GATINEAU, QC, June 22, 2016 /CNW/ - Today, the Honourable Catherine McKenna, Minister of Environment and Climate Change, is unveiling an emergency order for the protection of a species at risk—the Western Chorus Frog (Great Lakes / St. Lawrence – Canadian Shield population).
The order, made under the Species at Risk Act, will apply in the municipalities of La Prairie, Candiac and Saint‑Philippe, in Quebec, and will come into effect on July 17, 2016. The primary purpose of the measure is to prevent the loss or degradation of the habitat the Western Chorus Frog needs to grow and reproduce.
This decision will not impede the development of the public and community infrastructure planned in La Prairie, such as the school or the arena. In addition, of the 1,200 housing units initially planned as part of the Symbiocité project, only 171 will not be built.
"Our government has committed to demonstrating transparency and accountability. We have based our decision on the best available scientific knowledge. We consulted a wide variety of actors at the political and administrative level, notably, the affected municipalities, the Quebec Government, developers and actors in the environmental field. We have also ensured that the socio‑economic impacts of the order are kept to a minimum. We firmly believe that economic development and the protection of biodiversity can, and must, go hand in hand."
"By working together, we can protect and recover species at risk while enhancing our precious biodiversity, in accordance with our commitments under the United Nations Convention on Biological Diversity. That is why our government and the government of Quebec have established a working group, with representatives from Environment and Climate Change Canada, the Ministère des Forêts, de la Faune et des Parcs as well as the Ministère du Développement durable, de l'Environnement et de la Lutte contre les changements climatiques, in order to identify short and medium term solutions to enhance collaboration in protection of species at risk. Both governments are committed to working more intensively with the municipalities involved, the key stakeholders and the public to protect and recover the Western Chorus Frog population. A coordinated approach will offer greater certainty to developers and municipalities for the authorization of projects within a context of sustainable development. It will reduce the likelihood that orders under the Species at Risk Act will be made in the future by ensuring that our governments are aligned in sharing information and expertise early in the process."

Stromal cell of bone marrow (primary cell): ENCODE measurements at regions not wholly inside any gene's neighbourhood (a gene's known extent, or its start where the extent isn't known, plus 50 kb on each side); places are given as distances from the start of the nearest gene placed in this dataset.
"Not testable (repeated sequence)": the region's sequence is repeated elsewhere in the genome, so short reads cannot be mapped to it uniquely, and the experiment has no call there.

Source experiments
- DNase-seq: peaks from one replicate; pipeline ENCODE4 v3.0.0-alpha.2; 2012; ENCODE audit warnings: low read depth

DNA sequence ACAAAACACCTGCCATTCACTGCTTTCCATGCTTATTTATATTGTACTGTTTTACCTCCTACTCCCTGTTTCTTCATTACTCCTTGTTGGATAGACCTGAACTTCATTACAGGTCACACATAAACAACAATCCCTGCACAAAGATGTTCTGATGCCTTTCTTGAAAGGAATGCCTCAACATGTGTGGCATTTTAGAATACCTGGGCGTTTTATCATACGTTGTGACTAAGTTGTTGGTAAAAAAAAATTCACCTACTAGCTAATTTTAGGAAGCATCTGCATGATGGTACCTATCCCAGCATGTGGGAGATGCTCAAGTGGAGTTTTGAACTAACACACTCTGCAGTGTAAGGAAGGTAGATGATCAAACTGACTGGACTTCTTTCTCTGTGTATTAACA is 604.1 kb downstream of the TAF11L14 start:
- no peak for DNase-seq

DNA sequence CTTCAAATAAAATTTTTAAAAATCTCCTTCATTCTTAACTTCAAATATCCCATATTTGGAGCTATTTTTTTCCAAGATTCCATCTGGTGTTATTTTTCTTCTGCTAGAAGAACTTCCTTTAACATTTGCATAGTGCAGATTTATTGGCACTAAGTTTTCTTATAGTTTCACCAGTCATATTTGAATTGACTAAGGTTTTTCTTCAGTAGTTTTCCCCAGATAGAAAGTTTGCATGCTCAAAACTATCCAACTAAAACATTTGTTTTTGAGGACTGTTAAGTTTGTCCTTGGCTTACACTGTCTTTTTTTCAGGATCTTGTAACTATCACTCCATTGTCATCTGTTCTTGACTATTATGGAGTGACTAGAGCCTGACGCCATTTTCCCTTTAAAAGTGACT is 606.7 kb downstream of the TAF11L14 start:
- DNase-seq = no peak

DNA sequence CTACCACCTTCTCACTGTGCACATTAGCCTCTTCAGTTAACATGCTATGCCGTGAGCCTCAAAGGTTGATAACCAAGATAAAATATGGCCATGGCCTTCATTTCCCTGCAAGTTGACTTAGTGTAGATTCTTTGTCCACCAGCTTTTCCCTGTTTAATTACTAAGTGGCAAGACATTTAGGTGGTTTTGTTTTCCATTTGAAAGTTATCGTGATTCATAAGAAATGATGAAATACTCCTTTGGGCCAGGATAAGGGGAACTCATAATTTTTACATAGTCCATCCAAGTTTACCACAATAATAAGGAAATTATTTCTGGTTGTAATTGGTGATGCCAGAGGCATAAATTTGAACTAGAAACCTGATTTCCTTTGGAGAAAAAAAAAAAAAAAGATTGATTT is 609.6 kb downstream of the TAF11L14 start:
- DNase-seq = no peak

"Our government will continue to work with all levels of government across Canada to ensure seamless coordination of conservation measures and consulting local communities and Indigenous peoples. We are committed to preserving the rich ecosystems and biodiversity that make our country so beautiful and that are the pride of all Canadians."
– The Honourable Catherine McKenna, Minister of Environment and Climate Change
Western Chorus Frog populations in Montérégie have declined sharply in the last few decades. The most significant loss of habitat in this region occurred in La Prairie, where nearly 60% of the suitable habitat was destroyed between 1992 and 2013. In addition, habitat in suburban areas of southwestern Quebec is vanishing so quickly that populations are in danger of extirpation by 2030. When the Minister of Environment and Climate Change determined the species was facing an imminent threat to its recovery, she was required by the Species at Risk Act to recommend an emergency protection order to the Governor in Council.
Emergency order for the protection of the Western Chorus Frog (Great Lakes / St. Lawrence – Canadian Shield population)
Backgrounder on the emergency order for the protection of the Western Chorus Frog (Great Lakes / St. Lawrence – Canadian Shield population)
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For further information: Contacts: Caitlin Workman, Press Secretary, Office of the Minister of Environment and Climate Change, 819-938-9436; Media Relations, Environment and Climate Change Canada, 819-938-3338 or 1-844-836-7799 (toll‑free)